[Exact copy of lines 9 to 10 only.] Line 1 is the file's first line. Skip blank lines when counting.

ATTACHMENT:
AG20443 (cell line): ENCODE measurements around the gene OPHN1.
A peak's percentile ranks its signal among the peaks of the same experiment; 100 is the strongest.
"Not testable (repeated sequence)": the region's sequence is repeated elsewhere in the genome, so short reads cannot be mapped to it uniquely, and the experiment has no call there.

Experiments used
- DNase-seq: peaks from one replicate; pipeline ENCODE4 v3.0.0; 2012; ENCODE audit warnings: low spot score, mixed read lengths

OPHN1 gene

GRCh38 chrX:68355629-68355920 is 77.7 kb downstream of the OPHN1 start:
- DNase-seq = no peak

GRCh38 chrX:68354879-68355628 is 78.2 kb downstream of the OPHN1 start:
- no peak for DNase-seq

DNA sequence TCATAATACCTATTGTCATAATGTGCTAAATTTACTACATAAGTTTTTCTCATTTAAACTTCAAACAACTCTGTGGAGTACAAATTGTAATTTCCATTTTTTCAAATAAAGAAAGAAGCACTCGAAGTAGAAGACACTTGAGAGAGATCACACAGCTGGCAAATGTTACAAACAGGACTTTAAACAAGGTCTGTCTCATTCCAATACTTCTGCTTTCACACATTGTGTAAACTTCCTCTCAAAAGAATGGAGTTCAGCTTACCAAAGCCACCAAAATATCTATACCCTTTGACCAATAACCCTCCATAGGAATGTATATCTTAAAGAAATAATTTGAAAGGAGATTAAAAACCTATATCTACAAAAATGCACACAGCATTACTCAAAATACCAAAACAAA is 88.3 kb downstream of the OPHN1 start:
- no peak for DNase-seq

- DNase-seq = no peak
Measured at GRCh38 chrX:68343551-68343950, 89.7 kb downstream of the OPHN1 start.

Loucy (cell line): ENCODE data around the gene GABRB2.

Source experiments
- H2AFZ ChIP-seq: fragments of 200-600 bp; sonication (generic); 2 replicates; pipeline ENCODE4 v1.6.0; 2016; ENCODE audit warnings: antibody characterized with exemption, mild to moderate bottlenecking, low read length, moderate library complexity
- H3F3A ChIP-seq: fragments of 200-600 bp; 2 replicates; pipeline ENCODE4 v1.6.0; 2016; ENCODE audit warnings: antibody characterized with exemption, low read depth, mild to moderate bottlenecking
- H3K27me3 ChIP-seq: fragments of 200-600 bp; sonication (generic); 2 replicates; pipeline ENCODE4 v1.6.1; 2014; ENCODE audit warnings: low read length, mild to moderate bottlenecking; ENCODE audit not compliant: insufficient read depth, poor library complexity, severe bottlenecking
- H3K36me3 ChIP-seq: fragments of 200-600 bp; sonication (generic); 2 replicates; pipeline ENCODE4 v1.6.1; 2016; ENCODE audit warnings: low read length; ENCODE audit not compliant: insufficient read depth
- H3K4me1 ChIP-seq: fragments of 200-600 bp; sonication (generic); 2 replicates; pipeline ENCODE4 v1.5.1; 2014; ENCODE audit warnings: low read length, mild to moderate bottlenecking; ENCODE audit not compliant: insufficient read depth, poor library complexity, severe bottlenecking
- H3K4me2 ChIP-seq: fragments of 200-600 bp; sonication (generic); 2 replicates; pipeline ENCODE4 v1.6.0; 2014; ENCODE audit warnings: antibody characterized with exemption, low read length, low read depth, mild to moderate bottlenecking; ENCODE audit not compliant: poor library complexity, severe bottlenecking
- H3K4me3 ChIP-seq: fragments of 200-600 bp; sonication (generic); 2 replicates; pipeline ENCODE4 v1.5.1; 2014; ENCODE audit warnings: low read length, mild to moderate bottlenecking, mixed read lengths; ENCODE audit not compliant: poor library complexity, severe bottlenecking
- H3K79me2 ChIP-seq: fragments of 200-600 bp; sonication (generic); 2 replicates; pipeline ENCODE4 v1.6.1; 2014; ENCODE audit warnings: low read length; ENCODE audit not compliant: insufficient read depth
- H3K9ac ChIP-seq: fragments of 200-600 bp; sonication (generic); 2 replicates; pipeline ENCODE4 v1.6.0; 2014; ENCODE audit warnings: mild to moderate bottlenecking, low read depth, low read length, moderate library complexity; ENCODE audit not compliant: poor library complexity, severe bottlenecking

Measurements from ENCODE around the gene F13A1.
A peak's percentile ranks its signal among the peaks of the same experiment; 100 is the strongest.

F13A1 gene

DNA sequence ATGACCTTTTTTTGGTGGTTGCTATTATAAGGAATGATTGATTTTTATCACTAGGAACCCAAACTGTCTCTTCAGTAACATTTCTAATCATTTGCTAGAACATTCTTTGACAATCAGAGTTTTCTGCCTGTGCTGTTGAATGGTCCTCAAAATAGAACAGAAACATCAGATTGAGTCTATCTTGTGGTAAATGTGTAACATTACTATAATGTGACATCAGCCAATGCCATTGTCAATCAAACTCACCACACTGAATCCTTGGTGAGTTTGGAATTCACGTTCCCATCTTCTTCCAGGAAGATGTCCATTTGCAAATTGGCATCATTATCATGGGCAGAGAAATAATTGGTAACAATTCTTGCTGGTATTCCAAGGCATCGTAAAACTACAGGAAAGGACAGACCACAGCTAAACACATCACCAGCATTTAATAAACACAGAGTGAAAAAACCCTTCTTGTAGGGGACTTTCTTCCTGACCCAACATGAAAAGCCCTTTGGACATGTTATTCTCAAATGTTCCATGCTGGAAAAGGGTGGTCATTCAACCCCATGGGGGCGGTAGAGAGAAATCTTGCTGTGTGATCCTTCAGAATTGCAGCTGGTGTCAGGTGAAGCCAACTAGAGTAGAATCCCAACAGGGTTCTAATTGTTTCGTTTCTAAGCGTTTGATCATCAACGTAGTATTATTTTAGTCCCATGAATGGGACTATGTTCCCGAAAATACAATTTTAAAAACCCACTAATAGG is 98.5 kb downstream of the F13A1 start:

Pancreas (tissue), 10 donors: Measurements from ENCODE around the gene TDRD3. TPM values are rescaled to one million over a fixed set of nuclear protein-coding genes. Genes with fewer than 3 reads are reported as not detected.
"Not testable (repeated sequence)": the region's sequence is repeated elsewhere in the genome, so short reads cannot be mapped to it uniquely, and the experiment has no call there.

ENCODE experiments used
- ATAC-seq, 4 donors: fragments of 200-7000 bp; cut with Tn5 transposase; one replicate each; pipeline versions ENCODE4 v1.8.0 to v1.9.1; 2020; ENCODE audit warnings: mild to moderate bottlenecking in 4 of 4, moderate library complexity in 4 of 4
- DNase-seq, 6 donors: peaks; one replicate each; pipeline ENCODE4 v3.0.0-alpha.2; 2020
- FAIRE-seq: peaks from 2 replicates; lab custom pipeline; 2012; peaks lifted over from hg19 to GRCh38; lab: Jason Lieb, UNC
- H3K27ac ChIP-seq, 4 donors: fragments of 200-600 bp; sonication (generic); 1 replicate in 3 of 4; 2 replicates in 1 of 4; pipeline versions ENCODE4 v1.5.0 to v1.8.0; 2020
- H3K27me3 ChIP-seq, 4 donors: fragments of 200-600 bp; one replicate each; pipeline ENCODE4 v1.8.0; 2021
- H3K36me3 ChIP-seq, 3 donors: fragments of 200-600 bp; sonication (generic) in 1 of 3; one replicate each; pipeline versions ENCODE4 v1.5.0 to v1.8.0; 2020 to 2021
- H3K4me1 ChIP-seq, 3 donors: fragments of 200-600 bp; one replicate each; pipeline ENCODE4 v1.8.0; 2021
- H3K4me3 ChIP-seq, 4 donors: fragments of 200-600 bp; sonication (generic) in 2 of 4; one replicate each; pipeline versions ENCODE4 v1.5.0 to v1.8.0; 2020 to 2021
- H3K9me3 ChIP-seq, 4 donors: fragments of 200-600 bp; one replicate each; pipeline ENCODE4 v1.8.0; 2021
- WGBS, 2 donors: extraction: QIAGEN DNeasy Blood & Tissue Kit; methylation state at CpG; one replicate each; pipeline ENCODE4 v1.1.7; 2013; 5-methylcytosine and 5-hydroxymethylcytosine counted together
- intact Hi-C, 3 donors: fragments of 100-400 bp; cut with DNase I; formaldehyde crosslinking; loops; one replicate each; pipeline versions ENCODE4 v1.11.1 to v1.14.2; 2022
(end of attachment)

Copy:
GRCh38 chrX:68354879-68355628 is 78.2 kb downstream of the OPHN1 start:
- no peak for DNase-seq